How to Remove Soap Scum Using a Steam Cleaner
Steam Cleaning Hardened Soap Scum
Are you thinking about buying a steam cleaner and dreaming of watching the soap scum magically melt off your bath tub? Maybe you've already bought one and found that what you saw on the commercials isn't exactly how it works when you try it for yourself.
Not to fret. A steam cleaner, or vapor cleaner, will help remove very built up soap scum off your tub and shower, but you've still got to use some cleanser.
I know what you're probably thinking. "The whole reason I wanted a steam cleaner was so I wouldn't need to use chemicals." Well I hate to break it to you, but water is a chemical, so that's a moot point right off the bat. The advantage to using a steam cleaner is that you can get excellent results using very mild cleansers, and significantly cut down on the amount of time you spend scrubbing.
Plus, once you take off that seemingly impenetrable layer of built up soap scum, you really will be able to maintain your tub using your steam cleaner without any additional cleansers.
How I Get the Job Done
When I first start cleaning a new customer's house, I often encounter bathtubs with so much soap scum buildup that the client literally believes that the finish has come off their tub and it has become permanently stained. This is particularly true on fiber glass tubs and showers.
What I do to get these tubs and shower back to a nearly new condition is use the large brush tool attachment that comes with just about every canister steam cleaner and apply Castile soap to the bristles before steaming and scrubbing away. My favorite is Dr. Bronner's Sal Suds. It's got a light, clean, pine scent (that is not at all overpowering like pine sol,) it rinses away very cleanly, doesn't etch or scratch, and is a super concentrated and economical companion to my steam cleaner. Sal Suds and a steam cleaner are a great combination for natural stone, like granite, which can be an extra challenge to clean because so many cleaners can can cause damage. Sal suds and heat are both safe for stone.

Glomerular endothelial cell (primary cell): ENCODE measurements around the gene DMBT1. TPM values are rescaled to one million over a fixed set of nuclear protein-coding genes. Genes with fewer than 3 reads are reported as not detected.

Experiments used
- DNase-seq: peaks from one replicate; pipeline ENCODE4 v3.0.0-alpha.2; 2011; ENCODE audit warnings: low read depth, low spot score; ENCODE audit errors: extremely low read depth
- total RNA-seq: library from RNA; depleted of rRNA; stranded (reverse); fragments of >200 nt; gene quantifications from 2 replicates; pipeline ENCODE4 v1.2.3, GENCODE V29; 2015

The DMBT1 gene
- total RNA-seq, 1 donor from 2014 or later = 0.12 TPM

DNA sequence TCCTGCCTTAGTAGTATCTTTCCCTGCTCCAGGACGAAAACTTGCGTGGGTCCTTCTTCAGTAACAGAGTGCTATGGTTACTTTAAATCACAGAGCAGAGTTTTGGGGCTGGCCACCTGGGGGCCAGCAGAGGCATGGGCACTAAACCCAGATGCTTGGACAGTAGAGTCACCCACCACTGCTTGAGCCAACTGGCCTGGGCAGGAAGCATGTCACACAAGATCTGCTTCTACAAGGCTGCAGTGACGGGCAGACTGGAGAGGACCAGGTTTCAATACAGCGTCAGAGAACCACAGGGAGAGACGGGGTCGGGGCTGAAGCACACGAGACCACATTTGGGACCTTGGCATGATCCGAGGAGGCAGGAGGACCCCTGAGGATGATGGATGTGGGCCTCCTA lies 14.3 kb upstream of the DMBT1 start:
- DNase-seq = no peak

If I need a little more oomph, I add a little powdered oxygen bleach. I always use an oxygen bleach that discloses ingredients and contains only sodium percarbonate, or one with sodium percarbonate and sodium carbonate combined, since I don't want or need any additional detergents in there. Sodium percarbonate is the oxygen bleach ingredient and it whitens best when used with very hot water, so it combines wonderfully with a steam cleaner.
In houses on hard well water, removing soap scum can be more of a challenge, and for that I usually skip the Castile soap and oxygen bleach and break out the Bar Keeper's friend instead. So far, it's the least toxic, most environmentally responsible, product I can find to combat hard water issues that actually works. I'm continuously searching for a better option, but until I find one, it will have to do. (Never clean natural stone with acidic cleansers like this one.)
For more info on combating hard water cleaning issues, check out my article entitled "How to Clean Hard Water Buildup and Soap Scum from Showers, Tubs, and Bathroom Fixtures."
Keeping It Clean
If you want to save yourself a lot of headache in the future, don't use bar soap. The talc in bar soap chemically bonds with minerals in your water and oils that you wash from your hair and skin, creating that kind of soap scum that you can scrape off the tub with a butter knife. Stick to liquid soaps and shower gel and your shower will be a lot easier to clean the next time around.
If you clean your shower regularly and keep away from bar soap, you can probably use your steam cleaner to clean it without any additional cleansers from there on out. If you've got iron or lime scale in your water and your tile tends to yellow over time, or you get a lot of scale around your shower fixtures, you will still have to use something acidic to prevent that. Your steam cleaner will make a mild acid like vinegar or citric acid more effective for general maintenance.
Getting the Most Out of Your Steam Cleaner
A steam cleaner is a helpful tool, but it's not a magic wand. People purchase them and expect to be able to clean everything using just steam alone, but they don't actually work that way. What they do is make gentle, non toxic, cleansers more effective, cut down on your scrubbing effort, and get into all the nooks and crannies that a brush can't reach. If you've bought a steam cleaner and believed all the marketing hype surrounding them, don't be too disappointed if you can't get the results you were hoping for the first time you use it.
I hope to post some more articles in the future to help people get the most out of their vapor cleaners, to try to combat some of the marketing hype, and help people get the results they are looking for without going back to using chemicals. If you have any questions, write a comment and I'll try to help!